42. MathLover says:


    Here is a link to the first article:

    Go to the bottom of this blog and click number 6 from number series 1 to 6. There you can simply search word frustrations and find the article in a number of subsequent comments.

    This is the place where a Peking University math professor (Weiyue Ding) sets up a blog for the Poincare conjecture’s Yau drama. I hope you will find the English article in a sea of Chinese characters.

  43. John Baez says:

    CapitalImperialistPig writes:

    John Baez,

    While I can’t disagree with anything you say, I have to say I’m sorry you never wrote those articles for Scientific American. There is something to be said for writing for the intelligent layman.

    There definitely is, and I want to do a bunch of that sometime. But, I probably want to do it in some way that’s either free for the reader (like on my website), or will make me some serious money (like a sensationalistic, overhyped best-selling book).

    Right now I’m having fun writing expository stuff for people who already know a bit of math and physics. There’s a kind of market niche here that I seem to fill: math and physics have gotten so complicated that even most mathematicians and physicists can use a lot of help understanding it.

  44. TheGraduate says:


    Thanks. Quite interesting article. It reminds me of the worries about losing manufacturing jobs to China that is prevalent on the American side of the ocean. In this case, you have people in China worrying about academics that collect salaries while spending most of their time in America and then you have companies like Walmart that produce massive quantities of product in China but still want to be seen as American companies.

    Globalization is good. Nationalism is so 19th century. I say we leave it to the universities to figure out whether they are wasting their money or not. My guess is they aren’t.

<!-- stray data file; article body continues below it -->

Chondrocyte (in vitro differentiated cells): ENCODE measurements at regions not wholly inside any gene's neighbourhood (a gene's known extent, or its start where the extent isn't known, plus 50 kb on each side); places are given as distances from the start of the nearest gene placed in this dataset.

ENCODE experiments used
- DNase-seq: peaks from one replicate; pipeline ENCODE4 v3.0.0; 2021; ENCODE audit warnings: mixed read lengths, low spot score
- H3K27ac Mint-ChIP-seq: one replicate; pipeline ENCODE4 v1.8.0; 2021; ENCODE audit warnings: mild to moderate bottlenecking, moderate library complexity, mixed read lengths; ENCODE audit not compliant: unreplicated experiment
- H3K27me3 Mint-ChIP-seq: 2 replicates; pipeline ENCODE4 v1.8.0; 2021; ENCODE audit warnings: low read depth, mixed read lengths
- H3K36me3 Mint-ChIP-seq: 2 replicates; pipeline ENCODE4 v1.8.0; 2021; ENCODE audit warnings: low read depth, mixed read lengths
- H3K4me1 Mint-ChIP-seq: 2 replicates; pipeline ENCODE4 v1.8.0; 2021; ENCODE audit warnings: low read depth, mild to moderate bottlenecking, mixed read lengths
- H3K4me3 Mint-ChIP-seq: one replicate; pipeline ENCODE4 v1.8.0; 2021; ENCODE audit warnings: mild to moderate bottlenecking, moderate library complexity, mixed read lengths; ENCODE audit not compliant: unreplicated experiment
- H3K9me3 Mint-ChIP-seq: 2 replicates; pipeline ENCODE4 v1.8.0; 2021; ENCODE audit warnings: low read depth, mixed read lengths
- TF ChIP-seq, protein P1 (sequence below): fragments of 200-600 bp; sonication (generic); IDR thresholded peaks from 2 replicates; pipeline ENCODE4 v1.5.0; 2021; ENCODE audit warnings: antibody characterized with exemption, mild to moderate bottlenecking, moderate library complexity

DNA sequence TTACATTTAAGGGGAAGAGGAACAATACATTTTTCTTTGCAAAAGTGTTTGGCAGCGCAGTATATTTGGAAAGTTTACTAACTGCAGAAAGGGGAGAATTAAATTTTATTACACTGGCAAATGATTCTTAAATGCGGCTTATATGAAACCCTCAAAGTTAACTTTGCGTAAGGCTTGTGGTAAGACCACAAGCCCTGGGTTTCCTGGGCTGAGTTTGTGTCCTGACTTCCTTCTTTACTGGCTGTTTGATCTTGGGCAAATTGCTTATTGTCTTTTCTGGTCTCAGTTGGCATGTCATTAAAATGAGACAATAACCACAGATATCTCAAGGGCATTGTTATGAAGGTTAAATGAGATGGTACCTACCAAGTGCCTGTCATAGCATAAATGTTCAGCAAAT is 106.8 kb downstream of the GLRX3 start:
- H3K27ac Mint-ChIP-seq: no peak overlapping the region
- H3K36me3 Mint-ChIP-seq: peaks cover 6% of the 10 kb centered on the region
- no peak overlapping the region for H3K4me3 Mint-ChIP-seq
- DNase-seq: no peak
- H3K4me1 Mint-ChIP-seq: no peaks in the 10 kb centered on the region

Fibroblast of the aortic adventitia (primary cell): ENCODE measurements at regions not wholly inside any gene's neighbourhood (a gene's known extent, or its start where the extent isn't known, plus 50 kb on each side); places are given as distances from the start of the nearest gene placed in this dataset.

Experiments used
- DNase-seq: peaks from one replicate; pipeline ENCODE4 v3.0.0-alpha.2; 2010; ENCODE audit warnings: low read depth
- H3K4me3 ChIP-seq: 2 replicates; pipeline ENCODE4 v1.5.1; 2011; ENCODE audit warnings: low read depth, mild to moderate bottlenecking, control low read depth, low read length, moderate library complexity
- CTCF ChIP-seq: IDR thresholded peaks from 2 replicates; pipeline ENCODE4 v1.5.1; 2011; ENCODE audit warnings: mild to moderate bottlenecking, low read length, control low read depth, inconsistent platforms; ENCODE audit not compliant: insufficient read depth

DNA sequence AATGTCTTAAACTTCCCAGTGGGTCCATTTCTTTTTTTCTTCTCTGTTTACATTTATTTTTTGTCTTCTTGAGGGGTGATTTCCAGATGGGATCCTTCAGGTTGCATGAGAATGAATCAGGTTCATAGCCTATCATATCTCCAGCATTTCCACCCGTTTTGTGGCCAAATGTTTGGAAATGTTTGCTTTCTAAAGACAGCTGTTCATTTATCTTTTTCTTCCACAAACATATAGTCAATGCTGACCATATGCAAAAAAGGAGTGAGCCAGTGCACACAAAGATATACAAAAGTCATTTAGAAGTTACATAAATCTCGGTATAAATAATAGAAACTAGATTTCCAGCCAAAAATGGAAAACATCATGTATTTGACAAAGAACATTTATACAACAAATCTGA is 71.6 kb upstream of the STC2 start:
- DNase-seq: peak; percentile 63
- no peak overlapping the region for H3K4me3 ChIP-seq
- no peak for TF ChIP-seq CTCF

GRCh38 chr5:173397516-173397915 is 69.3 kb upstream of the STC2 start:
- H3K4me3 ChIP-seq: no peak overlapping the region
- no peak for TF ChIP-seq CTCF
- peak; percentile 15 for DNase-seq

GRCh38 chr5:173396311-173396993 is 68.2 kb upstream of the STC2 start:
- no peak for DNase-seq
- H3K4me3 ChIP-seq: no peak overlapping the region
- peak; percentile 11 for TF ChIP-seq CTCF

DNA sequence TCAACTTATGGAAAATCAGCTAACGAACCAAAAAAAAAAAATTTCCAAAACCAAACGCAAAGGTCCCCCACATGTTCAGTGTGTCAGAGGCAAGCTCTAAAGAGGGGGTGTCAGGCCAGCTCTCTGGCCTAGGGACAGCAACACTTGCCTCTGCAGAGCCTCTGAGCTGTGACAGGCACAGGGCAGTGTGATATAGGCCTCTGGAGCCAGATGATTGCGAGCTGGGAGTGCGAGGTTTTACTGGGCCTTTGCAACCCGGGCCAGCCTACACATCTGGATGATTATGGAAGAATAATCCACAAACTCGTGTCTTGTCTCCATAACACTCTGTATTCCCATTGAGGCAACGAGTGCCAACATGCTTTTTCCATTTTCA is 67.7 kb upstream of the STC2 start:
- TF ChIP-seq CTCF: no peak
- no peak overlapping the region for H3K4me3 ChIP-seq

45. Peter Orland says:

    Juan R.

    Your version of the Einstein-Hilbert question is very different from news reports that come out a while back. Be that as it may, General Relativity was invented by Einstein and collaborators, not Hilbert, in 1913, when they published the vacuum field equations. The issue of whether Einstein or Hilbert has priority concerns only the modification of these field equations with energy. The most revolutionary physical and mathematical ideas were in the 1913 work. One could argue that the field equations in the presence of energy was then going to be found by someone eventually.

  46. Juan R. says:

    Peter Orland, in short

    Einstein recognized in several writtings that his 1913 work (so called Einstein–Grossmann theory) was wrong.

    Einstein published many contradictory theories in subsequent years, in early 1914 returned to a scalar theory but in the last part of 1914 returned again to the metric theory of 1913 with modifications.

    Hilbert presented objections to Einstein theory (1914 version) and since 1912 he was working in a unified field theory.

    Einstein learned from Hilbert and contacted with him waiting his review of Einstein new works. Einstein published a series of subsequent papers with different theories (rejecting his previous ones and embracing Hilbert’s criticism to previous versions) until the final work of 25 Nov 1915 containing the right version of GR. But Hilbert had did first!

    General relativity is an outcome of the work of many people including crucial contributions from mathematicians as Poincare or Grossman. The GR action and the correct field equations and basic principles such as that of general covariance (initially rejected by Einstein) were pionerized by Hilbert.

    I wait many distorsions of the history of relativity in physicists’ textbooks can be eliminated in a future thanks to more accurate historical presentations. My posting here is my small tribute to Hilbert, Poincare, and others mathematicians.

    Juan R.